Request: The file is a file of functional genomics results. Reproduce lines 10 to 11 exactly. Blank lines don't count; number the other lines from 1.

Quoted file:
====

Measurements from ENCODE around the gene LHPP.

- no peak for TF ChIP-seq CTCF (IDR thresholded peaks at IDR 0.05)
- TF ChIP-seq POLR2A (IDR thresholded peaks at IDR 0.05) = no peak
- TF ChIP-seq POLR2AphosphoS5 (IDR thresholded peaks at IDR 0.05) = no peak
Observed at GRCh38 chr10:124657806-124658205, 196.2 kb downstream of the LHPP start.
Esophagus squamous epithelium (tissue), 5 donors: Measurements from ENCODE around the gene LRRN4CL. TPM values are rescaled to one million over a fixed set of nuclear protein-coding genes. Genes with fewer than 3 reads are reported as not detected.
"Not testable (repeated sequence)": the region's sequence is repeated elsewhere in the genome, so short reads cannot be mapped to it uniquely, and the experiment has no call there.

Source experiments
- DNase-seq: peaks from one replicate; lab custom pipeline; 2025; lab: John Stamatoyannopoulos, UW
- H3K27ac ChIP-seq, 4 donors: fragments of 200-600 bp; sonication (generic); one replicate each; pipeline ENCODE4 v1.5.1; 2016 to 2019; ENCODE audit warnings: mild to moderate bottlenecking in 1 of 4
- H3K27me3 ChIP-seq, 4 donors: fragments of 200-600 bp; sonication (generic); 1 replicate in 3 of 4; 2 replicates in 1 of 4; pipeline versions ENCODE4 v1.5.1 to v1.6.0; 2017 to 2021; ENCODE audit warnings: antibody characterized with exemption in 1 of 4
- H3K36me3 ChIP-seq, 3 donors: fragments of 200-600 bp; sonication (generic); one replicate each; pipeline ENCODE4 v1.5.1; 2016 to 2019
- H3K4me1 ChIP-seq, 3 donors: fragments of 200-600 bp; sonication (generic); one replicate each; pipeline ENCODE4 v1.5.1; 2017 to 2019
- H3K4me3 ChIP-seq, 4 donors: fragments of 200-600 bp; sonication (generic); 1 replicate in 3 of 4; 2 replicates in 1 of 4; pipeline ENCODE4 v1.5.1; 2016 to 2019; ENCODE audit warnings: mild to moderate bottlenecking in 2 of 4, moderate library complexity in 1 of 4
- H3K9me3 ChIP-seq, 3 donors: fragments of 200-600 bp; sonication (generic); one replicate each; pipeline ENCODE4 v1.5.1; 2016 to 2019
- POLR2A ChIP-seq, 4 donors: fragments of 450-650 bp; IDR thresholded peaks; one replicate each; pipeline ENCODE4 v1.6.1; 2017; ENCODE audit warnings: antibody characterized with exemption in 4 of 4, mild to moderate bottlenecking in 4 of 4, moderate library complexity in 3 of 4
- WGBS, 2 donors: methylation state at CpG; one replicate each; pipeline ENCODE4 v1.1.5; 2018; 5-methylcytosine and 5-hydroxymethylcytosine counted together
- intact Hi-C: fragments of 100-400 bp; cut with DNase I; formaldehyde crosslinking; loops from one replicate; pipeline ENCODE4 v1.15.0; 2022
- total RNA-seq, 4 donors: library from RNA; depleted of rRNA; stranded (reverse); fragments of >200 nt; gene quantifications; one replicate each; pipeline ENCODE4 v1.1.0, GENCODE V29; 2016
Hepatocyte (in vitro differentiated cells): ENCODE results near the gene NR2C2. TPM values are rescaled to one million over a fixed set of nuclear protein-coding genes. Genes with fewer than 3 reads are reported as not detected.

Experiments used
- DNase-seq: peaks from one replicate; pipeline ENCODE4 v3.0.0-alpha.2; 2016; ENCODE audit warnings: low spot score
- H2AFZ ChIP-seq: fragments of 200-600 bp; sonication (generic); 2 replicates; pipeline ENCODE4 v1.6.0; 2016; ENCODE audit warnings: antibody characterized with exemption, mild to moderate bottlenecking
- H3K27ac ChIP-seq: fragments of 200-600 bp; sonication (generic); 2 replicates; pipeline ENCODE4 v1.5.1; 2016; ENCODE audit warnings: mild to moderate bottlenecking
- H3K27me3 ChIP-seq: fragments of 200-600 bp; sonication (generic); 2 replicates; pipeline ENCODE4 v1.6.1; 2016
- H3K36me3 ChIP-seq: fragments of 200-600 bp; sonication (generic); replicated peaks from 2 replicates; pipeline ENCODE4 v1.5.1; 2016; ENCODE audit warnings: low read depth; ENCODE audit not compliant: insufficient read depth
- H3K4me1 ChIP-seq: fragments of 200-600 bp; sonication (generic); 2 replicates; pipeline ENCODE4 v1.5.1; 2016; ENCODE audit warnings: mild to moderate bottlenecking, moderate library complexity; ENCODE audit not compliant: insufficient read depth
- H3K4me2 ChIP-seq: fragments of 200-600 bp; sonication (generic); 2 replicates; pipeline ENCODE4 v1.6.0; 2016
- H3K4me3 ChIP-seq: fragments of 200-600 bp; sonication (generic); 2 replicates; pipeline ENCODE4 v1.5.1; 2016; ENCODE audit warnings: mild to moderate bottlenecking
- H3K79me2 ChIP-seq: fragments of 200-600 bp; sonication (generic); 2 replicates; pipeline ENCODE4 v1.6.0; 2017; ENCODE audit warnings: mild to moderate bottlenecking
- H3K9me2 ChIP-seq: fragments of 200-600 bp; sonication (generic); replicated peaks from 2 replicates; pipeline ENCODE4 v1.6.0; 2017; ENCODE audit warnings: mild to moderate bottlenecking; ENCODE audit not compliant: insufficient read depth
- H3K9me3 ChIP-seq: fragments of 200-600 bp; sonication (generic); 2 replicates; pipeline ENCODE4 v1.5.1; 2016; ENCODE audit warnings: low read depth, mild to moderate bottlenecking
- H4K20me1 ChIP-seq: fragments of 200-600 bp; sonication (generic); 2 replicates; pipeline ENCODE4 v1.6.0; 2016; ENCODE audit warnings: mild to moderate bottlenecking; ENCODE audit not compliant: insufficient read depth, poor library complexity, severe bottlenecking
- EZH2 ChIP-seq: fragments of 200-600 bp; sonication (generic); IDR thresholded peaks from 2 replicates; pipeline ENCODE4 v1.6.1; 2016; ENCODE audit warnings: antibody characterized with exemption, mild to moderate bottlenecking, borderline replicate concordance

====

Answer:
- H3K27ac ChIP-seq, 4 donors: fragments of 200-600 bp; sonication (generic); one replicate each; pipeline ENCODE4 v1.5.1; 2016 to 2019; ENCODE audit warnings: mild to moderate bottlenecking in 1 of 4
- H3K27me3 ChIP-seq, 4 donors: fragments of 200-600 bp; sonication (generic); 1 replicate in 3 of 4; 2 replicates in 1 of 4; pipeline versions ENCODE4 v1.5.1 to v1.6.0; 2017 to 2021; ENCODE audit warnings: antibody characterized with exemption in 1 of 4